Posted in Reviews

Storyhack 0: Desert Hunt by Jon Mollison

If you like X then there’s a very good chance that you’ll like Y.

Said every librarian ever.

Something else that I’m guilty of. I can’t help it you see, I just have this need to categorise stories with other stories. In this instance, I’d happily place Mollisons’ Karl Barber story ‘Desert Hunt’ with any of the stories containing F. Paul Wilsons wonderful creation Repairman Jack. Believe me when I say that I really cannot give any higher praise, Wilson is in my top five writers and Jack is, without a doubt, my favourite hero.

You know there might be spoilers ahead, read on at your own peril!

In Desert Hunt, you get people traffickers, a stolen Yazidi girl and a guy that’s out to stop them. Seriously, what’s not to like in that setup? The locations interesting, Cairo is described well and from the actual point of view of the character. Speaking of…

Karl Barber is no Gary Stu, or Marty Stu or whatever the male equivalent of a Mary Sue is. He quite clearly has flaws as well as skills and when he’s put under duress there is a real fear that he might not make it out alive. His enemy, the big bad of this particular story is worthy of him and not some cobbled together central casting goon that’s been set up to fall down. I like that, I like that a lot.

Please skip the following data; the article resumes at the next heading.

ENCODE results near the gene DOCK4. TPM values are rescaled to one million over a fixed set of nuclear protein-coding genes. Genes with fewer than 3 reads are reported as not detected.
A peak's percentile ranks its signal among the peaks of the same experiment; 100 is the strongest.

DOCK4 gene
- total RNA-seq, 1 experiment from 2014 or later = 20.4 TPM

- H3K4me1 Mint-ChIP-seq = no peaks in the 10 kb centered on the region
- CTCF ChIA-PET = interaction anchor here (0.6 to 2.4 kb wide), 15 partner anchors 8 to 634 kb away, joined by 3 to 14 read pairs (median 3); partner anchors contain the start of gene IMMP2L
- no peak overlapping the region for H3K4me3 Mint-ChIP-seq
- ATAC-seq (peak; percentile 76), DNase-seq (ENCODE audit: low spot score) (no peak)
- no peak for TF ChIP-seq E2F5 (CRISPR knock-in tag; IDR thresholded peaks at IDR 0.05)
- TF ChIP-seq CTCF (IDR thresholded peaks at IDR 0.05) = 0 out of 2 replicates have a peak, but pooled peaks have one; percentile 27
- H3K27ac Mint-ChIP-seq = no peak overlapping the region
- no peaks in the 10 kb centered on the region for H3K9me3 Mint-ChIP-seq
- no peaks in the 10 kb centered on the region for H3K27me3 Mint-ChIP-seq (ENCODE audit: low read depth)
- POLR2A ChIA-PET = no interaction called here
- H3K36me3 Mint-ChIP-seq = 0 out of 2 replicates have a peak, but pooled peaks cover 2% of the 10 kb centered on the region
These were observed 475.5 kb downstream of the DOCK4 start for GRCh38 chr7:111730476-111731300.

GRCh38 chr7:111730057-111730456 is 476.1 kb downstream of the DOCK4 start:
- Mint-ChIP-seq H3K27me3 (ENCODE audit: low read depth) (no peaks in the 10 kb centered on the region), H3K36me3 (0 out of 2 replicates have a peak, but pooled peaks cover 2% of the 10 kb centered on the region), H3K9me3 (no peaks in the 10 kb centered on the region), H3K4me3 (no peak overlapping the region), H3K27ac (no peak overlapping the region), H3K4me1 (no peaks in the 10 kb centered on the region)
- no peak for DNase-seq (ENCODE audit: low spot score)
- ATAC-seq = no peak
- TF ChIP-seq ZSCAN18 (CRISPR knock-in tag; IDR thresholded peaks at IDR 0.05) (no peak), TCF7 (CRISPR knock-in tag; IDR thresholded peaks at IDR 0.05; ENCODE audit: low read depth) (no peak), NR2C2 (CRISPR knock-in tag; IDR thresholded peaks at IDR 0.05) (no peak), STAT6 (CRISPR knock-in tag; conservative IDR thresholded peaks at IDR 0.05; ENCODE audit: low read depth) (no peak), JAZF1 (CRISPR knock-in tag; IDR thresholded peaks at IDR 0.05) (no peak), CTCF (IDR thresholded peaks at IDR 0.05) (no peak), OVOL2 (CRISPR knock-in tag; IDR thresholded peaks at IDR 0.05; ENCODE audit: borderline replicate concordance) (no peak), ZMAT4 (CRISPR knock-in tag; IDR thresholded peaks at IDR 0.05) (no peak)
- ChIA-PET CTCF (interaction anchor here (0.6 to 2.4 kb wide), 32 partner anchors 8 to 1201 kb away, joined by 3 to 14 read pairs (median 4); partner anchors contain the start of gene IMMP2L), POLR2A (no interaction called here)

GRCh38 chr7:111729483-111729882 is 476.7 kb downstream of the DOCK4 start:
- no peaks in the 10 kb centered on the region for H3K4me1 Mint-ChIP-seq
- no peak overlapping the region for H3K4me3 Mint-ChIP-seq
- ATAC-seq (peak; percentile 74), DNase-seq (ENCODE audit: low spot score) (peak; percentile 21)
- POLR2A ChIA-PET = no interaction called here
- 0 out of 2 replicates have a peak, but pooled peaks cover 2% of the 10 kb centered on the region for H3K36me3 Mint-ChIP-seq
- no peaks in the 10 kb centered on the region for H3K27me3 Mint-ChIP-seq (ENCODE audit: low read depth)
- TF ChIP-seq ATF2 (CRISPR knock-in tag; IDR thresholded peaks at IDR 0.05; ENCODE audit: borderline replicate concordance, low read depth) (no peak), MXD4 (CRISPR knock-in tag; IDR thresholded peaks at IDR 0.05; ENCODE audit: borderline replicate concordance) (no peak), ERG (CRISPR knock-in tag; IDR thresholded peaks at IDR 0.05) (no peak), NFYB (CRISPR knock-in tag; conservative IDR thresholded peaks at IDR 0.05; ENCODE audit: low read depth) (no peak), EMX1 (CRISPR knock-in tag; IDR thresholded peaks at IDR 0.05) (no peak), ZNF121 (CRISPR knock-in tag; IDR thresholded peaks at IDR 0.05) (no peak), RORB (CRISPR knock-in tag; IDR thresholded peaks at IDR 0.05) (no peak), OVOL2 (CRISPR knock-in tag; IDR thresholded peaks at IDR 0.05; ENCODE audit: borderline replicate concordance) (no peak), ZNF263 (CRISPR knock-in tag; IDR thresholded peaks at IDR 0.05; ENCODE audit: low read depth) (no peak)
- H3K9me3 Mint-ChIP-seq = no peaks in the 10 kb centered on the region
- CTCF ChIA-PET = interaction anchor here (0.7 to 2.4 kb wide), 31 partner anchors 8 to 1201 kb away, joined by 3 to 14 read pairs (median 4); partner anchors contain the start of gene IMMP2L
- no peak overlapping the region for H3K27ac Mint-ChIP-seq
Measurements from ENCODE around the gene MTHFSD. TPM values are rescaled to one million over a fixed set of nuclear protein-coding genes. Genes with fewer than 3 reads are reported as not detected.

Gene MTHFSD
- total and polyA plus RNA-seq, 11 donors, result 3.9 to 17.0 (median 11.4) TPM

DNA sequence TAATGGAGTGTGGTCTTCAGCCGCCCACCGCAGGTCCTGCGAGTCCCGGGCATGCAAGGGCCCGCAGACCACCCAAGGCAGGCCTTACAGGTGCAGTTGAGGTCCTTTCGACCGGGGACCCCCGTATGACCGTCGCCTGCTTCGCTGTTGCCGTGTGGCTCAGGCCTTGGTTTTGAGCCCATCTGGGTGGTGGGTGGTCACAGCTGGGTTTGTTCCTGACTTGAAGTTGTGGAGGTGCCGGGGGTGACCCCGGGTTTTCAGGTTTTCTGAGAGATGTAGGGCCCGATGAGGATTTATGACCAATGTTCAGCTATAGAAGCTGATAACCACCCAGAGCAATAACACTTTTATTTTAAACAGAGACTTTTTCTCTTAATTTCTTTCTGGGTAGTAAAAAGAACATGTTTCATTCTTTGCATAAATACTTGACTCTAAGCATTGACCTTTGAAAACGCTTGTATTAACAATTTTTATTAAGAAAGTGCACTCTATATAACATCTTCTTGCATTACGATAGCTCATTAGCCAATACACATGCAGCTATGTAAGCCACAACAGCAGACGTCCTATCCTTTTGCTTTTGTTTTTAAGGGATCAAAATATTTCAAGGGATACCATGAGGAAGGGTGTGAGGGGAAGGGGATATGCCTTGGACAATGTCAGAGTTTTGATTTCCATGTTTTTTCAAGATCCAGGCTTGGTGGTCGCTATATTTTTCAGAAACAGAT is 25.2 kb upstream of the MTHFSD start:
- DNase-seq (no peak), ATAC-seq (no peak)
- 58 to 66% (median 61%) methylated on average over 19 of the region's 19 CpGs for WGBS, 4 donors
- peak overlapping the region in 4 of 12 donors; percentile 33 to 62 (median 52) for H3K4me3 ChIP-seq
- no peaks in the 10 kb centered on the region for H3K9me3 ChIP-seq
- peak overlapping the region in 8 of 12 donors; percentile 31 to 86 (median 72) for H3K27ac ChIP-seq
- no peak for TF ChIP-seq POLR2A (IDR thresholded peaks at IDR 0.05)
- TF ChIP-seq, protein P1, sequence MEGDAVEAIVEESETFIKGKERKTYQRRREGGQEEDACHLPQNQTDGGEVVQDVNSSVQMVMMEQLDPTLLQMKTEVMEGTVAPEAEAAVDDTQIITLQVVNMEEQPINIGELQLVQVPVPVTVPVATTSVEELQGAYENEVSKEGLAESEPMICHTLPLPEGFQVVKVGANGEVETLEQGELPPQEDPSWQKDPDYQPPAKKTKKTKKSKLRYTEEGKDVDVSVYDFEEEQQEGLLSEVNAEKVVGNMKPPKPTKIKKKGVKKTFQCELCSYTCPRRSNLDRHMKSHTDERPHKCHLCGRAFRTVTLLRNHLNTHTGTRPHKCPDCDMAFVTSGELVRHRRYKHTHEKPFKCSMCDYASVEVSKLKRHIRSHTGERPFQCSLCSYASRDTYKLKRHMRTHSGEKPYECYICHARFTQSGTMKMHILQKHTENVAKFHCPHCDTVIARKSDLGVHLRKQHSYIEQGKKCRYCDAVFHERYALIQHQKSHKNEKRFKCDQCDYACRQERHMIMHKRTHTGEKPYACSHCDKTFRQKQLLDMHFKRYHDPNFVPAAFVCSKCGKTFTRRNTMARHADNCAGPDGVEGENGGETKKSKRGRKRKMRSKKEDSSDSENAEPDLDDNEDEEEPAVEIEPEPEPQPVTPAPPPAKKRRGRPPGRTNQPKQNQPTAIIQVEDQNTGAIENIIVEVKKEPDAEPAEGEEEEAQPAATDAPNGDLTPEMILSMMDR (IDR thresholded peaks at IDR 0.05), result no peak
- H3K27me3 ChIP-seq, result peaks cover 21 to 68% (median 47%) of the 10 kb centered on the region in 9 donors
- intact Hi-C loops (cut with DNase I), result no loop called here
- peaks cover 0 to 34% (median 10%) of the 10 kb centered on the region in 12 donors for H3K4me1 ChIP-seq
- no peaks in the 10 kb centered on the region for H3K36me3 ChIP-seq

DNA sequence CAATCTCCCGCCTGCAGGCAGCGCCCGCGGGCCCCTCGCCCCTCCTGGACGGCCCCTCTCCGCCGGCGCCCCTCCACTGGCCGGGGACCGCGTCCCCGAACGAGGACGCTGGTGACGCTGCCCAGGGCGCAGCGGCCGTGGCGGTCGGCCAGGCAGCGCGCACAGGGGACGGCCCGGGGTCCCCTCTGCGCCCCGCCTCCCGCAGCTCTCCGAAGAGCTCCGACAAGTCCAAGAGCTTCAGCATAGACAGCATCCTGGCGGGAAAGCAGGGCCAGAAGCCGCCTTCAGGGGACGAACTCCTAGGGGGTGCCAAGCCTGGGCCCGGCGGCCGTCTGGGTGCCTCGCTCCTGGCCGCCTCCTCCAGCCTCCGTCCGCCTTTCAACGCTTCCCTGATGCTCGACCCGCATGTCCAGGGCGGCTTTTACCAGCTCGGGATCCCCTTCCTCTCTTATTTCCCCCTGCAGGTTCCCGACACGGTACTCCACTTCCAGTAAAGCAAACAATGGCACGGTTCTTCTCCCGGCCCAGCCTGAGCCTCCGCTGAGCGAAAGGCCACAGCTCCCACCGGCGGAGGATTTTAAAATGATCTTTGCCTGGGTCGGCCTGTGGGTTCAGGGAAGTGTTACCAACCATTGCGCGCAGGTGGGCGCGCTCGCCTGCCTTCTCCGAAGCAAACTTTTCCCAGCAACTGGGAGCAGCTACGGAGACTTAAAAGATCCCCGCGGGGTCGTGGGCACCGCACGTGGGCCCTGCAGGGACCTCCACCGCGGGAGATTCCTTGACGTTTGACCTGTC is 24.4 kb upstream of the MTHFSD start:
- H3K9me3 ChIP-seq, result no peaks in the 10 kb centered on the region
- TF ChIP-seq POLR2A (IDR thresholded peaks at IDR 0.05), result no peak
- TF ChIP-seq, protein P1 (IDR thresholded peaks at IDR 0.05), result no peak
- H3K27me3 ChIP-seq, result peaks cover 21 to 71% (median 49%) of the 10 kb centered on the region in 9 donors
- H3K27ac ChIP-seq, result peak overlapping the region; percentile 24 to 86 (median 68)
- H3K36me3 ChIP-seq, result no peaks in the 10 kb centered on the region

I like that, I like that a lot.

Barber is a recurring character in a set of stories and so reading a story that he’s in is going to feel like watching an episode of a TV show. You know, one that you like and not just something you’re watching because if you don’t the other half is going to be annoyed at you for. That’s not a bad thing, just me thinking out loud I guess.

So, as far as things stand StoryHack is two for two and passes the minimum value test. For .99p you get at least two stories that are worth buying it for alone. That I got to read them while the other half was watching what she wanted was a definite Brucie bonus.

That’s all for now, take care

Dean

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Author:

40+, married and a full-time father to my granddaughter (don't ask, it's complicated).

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